Parc de Bruxelles is where I spent, comparatively, the biggest amount of time while in Brussels because the kids wanted to play and run outdoors. This park was great for us because it is very central, so it was relatively close to our apartment, and it is in a nice part of town, surrounded by museums, galleries and royal palaces.
Around lunch time it gets filled with office workers eating their sandwiches and take away food in plastic boxes; otherwise, it is a pretty quiet place and even the children's playground was completely empty when we were there one morning.
Still in the same park, you can see Andrej by the fountain, about to grab a pebble or piece of trash and throw it into the water. Great fun.
This is Rue du Midi, a street parallel with Boulevard Anspach, leading all the way from Grande Place to the Central train station (Gare du Midi, thus the name). My guidebook described the quarter around the train station as at best seedy by day and threatening by night, so there was no compelling reason to go there. Still, Rue du Midi had a certain charm and a nice coffee place with coffee to go, so I came back a few times. I liked this street corner, with lots of flowers and a warmly-colored facade.
Look at the sky--it's so dramatic and threatening, but in a five minute's time the sun might be shining brightly. After which there might be some rain. And clouds.
The closest I ever experienced to a weather so volatile was when I lived in London, although people say that Brussels is much worse. I didn't it mind it in Brussels--I accepted it as part of the package--but I see how it can get to you after a while. It could be depressing to have so much rain and low-hanging grey clouds for days and months on end (with only brief spells of sunshine). At least they have delicious chocolate (and plenty of it) as an antidote.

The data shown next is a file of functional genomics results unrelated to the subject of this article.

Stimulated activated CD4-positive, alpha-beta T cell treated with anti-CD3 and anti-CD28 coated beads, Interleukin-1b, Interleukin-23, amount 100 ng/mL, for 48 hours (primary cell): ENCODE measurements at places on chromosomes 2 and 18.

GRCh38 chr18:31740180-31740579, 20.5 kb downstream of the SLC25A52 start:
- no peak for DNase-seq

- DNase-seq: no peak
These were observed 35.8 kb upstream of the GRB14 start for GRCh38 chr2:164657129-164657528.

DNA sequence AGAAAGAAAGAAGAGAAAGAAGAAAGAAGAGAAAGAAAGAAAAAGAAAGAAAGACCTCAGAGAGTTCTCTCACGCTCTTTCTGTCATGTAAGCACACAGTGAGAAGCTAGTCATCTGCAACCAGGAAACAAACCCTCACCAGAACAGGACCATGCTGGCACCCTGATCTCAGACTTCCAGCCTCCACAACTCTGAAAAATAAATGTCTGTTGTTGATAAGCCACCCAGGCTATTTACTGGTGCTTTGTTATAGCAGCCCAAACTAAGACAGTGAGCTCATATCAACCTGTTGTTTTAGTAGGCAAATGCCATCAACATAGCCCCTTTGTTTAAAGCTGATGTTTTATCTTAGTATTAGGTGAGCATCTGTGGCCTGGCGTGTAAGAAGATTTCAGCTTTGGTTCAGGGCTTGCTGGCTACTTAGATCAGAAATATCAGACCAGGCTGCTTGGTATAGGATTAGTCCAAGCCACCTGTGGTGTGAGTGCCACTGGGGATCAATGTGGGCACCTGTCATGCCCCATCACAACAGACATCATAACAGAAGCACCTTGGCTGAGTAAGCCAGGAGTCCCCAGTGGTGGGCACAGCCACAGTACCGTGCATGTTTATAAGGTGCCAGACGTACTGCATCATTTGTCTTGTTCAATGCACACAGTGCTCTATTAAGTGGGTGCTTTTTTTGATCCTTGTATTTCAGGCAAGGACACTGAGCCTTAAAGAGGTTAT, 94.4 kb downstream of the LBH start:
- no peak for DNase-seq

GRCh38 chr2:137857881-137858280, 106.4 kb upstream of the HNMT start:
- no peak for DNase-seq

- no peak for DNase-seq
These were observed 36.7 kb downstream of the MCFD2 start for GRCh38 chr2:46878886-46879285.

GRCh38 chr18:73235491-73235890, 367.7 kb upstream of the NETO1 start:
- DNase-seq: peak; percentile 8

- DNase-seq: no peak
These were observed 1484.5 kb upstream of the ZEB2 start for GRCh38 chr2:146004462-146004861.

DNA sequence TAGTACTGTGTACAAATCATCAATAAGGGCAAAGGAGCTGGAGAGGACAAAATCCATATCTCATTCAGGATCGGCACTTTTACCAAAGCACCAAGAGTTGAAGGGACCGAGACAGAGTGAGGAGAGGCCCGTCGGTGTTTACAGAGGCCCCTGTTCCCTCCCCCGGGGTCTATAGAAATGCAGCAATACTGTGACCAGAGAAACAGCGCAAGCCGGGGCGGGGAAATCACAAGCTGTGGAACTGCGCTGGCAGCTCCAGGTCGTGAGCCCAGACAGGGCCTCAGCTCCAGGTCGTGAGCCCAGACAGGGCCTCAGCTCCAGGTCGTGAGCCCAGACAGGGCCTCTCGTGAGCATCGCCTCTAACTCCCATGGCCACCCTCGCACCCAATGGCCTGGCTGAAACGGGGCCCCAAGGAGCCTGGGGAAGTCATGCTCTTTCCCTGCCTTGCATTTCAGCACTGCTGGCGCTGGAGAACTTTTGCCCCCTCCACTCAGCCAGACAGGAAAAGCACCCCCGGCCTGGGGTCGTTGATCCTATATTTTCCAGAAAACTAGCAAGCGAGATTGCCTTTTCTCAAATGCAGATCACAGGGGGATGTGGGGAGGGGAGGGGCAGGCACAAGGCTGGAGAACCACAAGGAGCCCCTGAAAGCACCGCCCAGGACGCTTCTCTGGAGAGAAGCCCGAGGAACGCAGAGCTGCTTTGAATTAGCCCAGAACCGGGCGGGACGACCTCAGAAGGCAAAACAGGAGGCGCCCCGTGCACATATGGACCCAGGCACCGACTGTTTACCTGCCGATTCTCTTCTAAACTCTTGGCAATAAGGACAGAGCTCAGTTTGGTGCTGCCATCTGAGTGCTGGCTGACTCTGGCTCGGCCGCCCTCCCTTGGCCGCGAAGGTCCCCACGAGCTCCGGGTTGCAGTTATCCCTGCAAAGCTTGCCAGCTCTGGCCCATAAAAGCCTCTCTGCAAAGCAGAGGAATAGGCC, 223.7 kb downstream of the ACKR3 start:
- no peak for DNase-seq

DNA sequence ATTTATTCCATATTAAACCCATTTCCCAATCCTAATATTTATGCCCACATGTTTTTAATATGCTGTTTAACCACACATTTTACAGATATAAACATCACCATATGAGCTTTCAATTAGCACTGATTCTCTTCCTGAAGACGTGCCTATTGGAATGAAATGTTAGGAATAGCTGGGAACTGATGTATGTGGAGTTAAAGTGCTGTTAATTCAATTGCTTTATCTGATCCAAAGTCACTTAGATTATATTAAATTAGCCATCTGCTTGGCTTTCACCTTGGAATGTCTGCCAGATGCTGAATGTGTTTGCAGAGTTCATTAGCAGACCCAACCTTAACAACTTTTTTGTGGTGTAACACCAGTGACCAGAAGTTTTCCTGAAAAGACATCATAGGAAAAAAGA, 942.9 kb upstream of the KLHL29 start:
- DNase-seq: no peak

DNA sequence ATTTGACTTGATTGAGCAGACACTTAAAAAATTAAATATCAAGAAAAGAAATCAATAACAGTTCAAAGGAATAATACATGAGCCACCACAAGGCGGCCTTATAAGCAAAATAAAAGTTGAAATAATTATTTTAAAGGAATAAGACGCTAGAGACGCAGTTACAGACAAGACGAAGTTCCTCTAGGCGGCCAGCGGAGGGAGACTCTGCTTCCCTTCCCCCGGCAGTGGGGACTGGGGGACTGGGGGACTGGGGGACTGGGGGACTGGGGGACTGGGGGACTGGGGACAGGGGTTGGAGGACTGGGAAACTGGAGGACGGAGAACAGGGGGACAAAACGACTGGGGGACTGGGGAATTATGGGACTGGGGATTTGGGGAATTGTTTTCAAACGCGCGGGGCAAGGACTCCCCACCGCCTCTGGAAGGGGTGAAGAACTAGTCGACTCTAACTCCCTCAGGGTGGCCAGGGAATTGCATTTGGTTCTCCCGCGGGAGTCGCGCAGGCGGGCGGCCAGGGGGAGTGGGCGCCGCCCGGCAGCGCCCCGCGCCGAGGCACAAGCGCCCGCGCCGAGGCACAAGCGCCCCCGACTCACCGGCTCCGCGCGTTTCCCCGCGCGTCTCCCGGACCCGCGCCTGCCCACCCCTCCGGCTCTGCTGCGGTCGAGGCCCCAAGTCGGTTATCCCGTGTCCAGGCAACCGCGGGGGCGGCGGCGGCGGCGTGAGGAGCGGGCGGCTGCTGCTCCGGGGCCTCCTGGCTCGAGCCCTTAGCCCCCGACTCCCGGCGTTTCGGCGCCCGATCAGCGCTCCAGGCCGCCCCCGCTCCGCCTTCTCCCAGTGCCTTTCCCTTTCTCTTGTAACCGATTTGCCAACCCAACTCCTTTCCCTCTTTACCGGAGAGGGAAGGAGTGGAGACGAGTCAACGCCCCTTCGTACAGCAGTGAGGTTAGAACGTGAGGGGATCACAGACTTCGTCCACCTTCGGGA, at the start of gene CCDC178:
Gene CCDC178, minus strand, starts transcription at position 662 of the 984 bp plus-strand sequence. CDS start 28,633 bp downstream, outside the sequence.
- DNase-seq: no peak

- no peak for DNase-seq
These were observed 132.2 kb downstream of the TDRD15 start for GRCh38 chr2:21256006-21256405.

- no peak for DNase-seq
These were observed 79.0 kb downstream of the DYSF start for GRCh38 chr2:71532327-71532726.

I was asked for directions at least once a day every day. People assume that a single mother with two kids on a busy street must be a native because tourism of sightseeing kind and kids do not usually mix. Plus, I looked like I knew where I was going, which was true. It took me one morning to figure out the central area and I ditched the map afterwords--once you're uptown, almost anywhere you go downhill you can't miss the Grande Place. Plus, signposts are plentiful and Brussels is not that big after all.
Boris's claim to fame ("I'm a famous artist") is not entirely unfounded, as you can see. He was very proud that his name was up there--vanity runs in the family (although not so much on my side, akhm...)
BlumengrußFlowers in a Viennese Vestibule
2 days ago